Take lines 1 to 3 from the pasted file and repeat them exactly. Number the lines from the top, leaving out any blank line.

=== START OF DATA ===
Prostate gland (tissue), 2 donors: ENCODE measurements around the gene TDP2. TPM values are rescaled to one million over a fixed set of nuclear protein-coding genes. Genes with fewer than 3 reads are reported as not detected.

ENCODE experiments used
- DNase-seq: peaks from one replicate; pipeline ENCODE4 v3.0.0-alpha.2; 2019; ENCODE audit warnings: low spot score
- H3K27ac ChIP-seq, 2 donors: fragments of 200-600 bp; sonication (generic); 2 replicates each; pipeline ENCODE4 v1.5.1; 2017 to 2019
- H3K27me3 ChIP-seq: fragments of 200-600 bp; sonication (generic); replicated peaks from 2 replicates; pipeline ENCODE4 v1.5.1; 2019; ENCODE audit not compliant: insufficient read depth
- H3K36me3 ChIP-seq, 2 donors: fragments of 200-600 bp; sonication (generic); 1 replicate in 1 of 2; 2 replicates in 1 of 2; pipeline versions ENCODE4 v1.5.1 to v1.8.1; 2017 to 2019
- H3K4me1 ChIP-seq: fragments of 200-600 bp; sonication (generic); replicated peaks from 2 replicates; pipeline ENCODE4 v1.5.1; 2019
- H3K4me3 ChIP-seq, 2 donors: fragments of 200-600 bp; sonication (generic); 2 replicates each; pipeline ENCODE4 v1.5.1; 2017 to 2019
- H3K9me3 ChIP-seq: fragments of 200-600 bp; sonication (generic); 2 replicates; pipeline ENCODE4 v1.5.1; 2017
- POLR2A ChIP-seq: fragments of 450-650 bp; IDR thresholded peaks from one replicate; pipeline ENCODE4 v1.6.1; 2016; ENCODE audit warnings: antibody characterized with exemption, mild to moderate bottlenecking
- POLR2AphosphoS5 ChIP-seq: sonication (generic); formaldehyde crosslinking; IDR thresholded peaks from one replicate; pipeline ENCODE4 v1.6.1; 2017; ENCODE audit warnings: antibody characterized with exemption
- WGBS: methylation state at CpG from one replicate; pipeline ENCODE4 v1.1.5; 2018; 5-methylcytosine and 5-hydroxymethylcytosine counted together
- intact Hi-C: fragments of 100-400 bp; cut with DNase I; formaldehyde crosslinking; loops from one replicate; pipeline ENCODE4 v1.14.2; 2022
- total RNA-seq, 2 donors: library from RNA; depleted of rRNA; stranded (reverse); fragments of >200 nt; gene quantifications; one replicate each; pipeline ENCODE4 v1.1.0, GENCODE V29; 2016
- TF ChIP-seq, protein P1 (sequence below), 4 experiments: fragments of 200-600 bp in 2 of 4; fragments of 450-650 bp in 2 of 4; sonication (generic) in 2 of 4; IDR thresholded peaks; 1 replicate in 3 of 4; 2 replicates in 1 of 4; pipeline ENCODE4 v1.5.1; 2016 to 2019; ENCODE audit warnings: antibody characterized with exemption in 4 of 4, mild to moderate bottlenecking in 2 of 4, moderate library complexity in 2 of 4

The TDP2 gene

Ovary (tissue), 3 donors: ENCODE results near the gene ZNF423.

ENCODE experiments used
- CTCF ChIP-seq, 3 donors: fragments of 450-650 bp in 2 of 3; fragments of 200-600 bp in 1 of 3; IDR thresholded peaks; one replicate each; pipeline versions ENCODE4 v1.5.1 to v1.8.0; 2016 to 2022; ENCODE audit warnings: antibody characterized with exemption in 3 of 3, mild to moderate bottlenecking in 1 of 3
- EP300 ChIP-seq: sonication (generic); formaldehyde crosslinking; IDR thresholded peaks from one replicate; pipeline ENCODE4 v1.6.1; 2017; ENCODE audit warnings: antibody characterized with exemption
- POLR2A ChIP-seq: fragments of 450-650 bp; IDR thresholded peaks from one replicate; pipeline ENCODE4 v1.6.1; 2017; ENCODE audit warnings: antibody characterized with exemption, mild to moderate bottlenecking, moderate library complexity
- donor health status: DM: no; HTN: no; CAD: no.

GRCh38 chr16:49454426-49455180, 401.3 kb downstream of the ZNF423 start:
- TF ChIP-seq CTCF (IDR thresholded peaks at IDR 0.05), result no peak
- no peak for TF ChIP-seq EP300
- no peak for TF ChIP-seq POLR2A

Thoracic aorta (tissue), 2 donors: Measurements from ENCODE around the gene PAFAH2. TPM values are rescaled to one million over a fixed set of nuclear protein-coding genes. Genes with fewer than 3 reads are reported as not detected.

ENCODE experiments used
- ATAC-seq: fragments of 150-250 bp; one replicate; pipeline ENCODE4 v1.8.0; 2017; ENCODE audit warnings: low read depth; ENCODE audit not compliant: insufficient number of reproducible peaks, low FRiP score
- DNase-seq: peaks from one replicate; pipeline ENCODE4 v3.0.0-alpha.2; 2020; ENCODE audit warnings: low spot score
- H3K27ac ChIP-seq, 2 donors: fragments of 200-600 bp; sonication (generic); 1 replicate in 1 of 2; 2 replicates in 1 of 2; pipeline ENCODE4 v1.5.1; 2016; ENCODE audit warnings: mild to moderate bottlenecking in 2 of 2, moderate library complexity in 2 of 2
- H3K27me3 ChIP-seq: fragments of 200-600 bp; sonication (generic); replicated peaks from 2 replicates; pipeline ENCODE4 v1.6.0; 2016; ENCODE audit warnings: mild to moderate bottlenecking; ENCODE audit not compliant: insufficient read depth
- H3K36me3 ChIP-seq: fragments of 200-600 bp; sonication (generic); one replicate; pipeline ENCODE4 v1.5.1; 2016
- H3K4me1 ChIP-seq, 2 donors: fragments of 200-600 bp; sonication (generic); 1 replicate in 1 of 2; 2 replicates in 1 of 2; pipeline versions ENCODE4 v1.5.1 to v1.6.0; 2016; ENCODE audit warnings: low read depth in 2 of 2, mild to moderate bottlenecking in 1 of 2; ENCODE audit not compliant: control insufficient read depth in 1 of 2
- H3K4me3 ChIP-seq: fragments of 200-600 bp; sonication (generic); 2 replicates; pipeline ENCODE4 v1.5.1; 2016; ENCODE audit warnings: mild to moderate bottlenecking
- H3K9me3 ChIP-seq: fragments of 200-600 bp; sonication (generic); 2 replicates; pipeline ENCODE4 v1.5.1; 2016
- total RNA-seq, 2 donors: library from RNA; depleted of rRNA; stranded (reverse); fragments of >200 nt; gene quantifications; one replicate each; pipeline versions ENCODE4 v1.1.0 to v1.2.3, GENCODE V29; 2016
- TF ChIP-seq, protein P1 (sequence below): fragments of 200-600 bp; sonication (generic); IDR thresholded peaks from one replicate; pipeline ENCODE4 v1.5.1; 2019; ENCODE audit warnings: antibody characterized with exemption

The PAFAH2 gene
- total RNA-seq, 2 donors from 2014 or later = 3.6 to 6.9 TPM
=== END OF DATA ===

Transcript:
Prostate gland (tissue), 2 donors: ENCODE measurements around the gene TDP2. TPM values are rescaled to one million over a fixed set of nuclear protein-coding genes. Genes with fewer than 3 reads are reported as not detected.

ENCODE experiments used
- DNase-seq: peaks from one replicate; pipeline ENCODE4 v3.0.0-alpha.2; 2019; ENCODE audit warnings: low spot score